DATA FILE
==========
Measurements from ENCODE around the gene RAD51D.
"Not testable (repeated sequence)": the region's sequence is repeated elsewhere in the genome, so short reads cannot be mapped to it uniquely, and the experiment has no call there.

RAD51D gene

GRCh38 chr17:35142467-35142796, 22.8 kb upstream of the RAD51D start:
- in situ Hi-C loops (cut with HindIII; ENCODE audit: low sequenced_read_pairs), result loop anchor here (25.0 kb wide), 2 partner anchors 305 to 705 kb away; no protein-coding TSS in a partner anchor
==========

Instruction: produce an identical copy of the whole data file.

Measurements from ENCODE around the gene RAD51D.
"Not testable (repeated sequence)": the region's sequence is repeated elsewhere in the genome, so short reads cannot be mapped to it uniquely, and the experiment has no call there.

RAD51D gene

GRCh38 chr17:35142467-35142796, 22.8 kb upstream of the RAD51D start:
- in situ Hi-C loops (cut with HindIII; ENCODE audit: low sequenced_read_pairs), result loop anchor here (25.0 kb wide), 2 partner anchors 305 to 705 kb away; no protein-coding TSS in a partner anchor